You're in for a HUGE dose of inspiration and empowerment this week.
From TIME's Next Generation Leaders to the UK's Black Power List for 2022,there are trailblazing BIPOC women leaders emerging in every industry. And, trailblazing BIPOC women in history are finally starting to be recognised for their achievements.
Meanwhile, 14-year-old Vinisha Umashankar is out here saving the planet - kids these days, right?!
This week's community spotlight is a meet the founder special, feat. Sabina Khilnani of Elocance - it makes you listen, literally. And on that note ...
... grab a snack and let's get glowing!
P.S. I think you'll enjoy this feel-good story about two homecoming queens in Mississippi. Spoiler alert: grab some tissues, it's also a tear jerker!
News To Know
Lead The Way, Trailblazers!
This week is all about trailblazing leaders.
TIME Magazine just released its second round of Next Generation Leaders for 2021. ICYMI, we covered the first round in this newsletter (scroll to the Bites section). The diverse line up of young leaders spans nine countries, and they're all bloody impressive (obvs!) Some of our favourites:
- Dr Chika Stacy Oriuwa from Canada who is fighting to make health care more inclusive. Fun fact, she's also been immortalised as a Barbie doll!
- Sara Wahedi from Afghanistan who's helping keep her fellow Afghans safe. Her mobile app, Ehtesab, crowd-sources verified reports of bombings, shootings, roadblocks and city-service issues.
- Rina Sawayama from England who shares stories of being Asian and queer in the UK, via her music.
Meanwhile, the UK's Black Power List for 2022 has been released. Tech pioneer Jacky Wright has taken out the top spot. Special shout out to Michaela Coel too.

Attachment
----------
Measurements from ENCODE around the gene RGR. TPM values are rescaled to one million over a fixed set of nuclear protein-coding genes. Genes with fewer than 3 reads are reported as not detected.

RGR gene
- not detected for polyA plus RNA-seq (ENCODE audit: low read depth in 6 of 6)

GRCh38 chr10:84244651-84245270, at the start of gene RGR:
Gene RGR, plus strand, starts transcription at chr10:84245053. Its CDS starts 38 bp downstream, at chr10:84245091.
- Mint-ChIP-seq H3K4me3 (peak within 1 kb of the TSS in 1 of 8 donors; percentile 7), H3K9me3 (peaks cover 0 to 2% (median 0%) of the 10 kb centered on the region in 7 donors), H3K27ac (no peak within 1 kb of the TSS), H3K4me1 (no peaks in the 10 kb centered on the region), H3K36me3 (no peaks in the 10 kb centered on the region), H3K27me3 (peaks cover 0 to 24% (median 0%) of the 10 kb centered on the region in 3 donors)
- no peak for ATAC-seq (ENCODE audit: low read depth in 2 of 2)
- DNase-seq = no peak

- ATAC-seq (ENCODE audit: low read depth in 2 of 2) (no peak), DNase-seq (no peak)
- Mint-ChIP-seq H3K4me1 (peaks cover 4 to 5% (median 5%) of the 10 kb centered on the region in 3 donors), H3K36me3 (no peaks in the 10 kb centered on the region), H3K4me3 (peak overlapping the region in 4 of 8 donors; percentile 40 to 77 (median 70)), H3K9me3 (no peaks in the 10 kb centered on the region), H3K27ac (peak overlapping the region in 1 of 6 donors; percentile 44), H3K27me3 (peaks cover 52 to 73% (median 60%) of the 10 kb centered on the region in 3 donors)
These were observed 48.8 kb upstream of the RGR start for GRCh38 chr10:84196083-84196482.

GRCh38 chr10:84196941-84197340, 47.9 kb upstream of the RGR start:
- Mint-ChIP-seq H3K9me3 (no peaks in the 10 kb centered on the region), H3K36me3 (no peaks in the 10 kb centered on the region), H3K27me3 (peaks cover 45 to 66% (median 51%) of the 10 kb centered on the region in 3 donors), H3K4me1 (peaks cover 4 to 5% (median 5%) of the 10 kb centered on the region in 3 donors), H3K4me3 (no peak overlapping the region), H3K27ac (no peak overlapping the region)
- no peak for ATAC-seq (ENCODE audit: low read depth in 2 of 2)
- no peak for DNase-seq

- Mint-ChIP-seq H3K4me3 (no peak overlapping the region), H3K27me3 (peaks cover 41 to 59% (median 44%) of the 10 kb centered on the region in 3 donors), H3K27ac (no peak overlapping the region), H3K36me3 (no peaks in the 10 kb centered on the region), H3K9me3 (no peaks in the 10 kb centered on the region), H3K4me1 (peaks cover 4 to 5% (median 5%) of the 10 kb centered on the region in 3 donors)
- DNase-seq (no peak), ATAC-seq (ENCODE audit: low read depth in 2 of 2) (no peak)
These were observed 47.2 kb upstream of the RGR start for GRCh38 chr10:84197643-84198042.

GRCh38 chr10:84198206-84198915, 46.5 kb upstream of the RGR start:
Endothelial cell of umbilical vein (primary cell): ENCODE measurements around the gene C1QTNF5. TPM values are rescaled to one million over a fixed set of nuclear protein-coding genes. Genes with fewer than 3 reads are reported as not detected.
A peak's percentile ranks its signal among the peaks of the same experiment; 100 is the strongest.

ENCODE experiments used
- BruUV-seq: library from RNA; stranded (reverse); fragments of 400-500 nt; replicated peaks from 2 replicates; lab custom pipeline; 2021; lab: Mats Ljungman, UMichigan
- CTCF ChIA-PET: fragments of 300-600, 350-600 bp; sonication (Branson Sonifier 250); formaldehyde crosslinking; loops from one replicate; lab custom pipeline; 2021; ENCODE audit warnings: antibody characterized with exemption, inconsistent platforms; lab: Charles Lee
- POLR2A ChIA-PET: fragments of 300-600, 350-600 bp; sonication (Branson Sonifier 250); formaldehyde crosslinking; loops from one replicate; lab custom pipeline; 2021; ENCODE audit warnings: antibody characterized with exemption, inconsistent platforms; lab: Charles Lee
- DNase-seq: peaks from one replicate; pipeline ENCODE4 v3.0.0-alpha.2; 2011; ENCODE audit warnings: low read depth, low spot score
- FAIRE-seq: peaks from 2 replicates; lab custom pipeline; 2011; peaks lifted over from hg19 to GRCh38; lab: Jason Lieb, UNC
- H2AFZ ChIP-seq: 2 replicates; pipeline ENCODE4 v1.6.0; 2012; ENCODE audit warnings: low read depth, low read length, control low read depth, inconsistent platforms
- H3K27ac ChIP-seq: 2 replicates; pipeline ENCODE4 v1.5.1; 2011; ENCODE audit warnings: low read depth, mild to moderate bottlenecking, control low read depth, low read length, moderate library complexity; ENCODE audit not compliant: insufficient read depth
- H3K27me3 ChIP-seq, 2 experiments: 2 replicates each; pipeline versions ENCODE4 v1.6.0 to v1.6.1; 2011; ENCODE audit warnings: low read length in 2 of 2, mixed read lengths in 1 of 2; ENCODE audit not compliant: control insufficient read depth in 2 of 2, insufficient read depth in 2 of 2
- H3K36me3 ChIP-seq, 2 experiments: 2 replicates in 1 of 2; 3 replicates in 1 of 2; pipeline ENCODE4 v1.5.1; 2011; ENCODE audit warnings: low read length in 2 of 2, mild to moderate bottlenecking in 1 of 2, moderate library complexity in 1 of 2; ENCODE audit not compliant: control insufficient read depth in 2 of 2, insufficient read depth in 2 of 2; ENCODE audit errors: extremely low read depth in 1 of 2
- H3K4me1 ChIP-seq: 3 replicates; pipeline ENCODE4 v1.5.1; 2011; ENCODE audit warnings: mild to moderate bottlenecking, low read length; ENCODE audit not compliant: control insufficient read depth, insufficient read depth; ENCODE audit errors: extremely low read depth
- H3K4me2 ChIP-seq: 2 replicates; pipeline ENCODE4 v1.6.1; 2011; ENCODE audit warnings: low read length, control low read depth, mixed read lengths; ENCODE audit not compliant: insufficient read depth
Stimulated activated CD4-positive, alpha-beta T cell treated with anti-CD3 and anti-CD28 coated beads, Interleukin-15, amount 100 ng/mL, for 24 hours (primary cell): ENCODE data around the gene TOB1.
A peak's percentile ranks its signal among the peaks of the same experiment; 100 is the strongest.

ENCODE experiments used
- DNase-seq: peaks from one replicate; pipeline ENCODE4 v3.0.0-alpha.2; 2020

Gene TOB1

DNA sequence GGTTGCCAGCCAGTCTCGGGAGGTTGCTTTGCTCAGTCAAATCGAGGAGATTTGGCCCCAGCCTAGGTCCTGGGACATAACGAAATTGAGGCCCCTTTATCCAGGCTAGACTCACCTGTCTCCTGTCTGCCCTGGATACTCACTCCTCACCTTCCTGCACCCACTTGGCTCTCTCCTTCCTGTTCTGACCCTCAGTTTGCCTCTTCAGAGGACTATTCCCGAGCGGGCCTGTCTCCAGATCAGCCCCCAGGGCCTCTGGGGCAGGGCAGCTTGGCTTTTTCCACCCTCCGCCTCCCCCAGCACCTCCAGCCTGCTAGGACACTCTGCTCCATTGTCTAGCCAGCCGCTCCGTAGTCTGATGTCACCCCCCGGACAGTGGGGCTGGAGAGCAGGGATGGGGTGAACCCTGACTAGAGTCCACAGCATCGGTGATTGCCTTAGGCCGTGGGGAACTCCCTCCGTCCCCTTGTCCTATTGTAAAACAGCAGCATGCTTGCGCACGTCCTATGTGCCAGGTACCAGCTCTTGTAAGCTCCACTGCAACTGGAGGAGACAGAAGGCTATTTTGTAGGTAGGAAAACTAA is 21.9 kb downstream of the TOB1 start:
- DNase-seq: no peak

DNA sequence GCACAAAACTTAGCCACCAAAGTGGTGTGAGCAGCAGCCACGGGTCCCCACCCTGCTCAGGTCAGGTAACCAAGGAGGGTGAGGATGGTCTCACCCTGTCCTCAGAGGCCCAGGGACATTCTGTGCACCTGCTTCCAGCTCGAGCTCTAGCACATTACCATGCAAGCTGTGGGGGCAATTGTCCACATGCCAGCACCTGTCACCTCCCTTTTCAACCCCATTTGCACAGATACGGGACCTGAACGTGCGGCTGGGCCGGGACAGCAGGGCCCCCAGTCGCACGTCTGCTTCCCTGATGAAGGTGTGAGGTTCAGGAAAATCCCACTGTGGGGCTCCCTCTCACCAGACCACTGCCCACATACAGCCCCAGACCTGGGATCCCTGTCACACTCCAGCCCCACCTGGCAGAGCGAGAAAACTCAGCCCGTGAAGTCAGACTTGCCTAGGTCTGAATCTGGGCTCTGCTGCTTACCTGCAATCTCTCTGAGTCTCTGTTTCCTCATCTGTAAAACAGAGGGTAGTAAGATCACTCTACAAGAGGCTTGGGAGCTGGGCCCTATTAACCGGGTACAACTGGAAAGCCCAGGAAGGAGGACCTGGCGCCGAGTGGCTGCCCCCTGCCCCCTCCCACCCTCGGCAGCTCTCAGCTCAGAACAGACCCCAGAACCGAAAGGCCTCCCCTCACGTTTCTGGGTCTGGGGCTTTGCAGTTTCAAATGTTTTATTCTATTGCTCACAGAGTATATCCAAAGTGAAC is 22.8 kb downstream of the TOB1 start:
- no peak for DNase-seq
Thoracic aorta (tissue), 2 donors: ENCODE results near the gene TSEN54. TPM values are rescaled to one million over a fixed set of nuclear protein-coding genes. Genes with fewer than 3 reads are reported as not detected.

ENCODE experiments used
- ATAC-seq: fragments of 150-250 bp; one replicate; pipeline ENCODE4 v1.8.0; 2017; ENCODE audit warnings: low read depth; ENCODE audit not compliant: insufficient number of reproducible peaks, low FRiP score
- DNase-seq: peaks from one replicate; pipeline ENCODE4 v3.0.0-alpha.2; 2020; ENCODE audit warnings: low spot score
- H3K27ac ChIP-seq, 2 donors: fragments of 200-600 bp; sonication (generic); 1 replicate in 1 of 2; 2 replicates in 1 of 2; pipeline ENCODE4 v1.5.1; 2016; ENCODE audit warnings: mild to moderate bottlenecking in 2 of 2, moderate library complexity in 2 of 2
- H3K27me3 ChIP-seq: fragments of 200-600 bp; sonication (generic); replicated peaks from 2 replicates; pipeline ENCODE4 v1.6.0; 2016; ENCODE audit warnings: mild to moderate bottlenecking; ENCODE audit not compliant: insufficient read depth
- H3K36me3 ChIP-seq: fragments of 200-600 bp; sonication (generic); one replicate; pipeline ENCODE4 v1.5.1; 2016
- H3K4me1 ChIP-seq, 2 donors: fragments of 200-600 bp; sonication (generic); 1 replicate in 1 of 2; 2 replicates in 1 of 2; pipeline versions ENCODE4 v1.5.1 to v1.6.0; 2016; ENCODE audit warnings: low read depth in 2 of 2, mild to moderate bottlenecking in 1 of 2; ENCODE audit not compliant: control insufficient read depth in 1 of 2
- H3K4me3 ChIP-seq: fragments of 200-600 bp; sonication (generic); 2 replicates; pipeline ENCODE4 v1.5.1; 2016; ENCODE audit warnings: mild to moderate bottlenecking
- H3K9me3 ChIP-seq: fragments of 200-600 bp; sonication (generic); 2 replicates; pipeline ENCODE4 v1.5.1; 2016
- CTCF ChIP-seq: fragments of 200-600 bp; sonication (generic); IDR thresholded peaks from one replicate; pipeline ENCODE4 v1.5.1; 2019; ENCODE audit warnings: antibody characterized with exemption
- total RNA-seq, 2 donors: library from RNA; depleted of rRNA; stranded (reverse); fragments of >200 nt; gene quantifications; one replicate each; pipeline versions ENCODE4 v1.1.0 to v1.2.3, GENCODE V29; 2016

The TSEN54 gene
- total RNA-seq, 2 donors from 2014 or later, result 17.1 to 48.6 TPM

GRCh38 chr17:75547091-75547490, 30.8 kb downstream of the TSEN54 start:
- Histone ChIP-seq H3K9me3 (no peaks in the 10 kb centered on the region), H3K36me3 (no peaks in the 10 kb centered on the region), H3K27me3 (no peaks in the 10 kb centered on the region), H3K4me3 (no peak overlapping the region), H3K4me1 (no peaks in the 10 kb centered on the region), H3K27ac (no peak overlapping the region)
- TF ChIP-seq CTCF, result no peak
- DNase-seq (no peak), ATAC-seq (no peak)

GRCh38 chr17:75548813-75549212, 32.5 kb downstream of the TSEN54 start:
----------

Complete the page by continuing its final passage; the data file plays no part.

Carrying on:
The US Mint has also announced the full list of five pioneering American women who will appear on the first run of the American Women Quarters Program.
The 2022 coins will recognise the achievements of Maya Angelou, Dr. Sally Ride, Wilma Mankiller, Nina Otero-Warren, and Anna May Wong. Pro tip: check out this week's Historical Woman section for more on Wilma Mankiller.
Glowreel Reco Of The Week
You need to check out: First Woman 🚀
The fictional series of graphic novels and interactive experiences by NASA tell the tale of Callie Rodriguez, the first woman to explore the Moon. Callie's character is inspired by real life BIPOC woman astronauts like Mae Jemison, Ellen Ochoa and Kalpana Chawla.
Fun fact: the first female astronaut and person of colour will soon set foot on the Moon. An historic milestone and part of upcoming NASA missions - we can't wait!
- ClassPass x MindBody = soulmates. ClassPass, founded by Payal Kadakia in 2013, has been acquired by MindBody, a leading wellness technology platform. The deal brings two of the wellness industry’s most prominent leaders together - see, soulmates!
- In other business news, the $10 million Neythri Futures Fund (NFF) is addressing the diversity gap in venture. NFF is 90 per cent backed by South Asian women and is harnessing their investing power to foster diverse entrepreneurial teams. It's time to get innovative, folks.
- Kids these days - they're out here saving the planet! 14-year-old Vinisha Umashankar designed a solar-powered alternative for the millions of charcoal-burning ironing carts used in India. Her solar-powered cart is a finalist for Prince William's Earthshot Prize. Go Vinisha!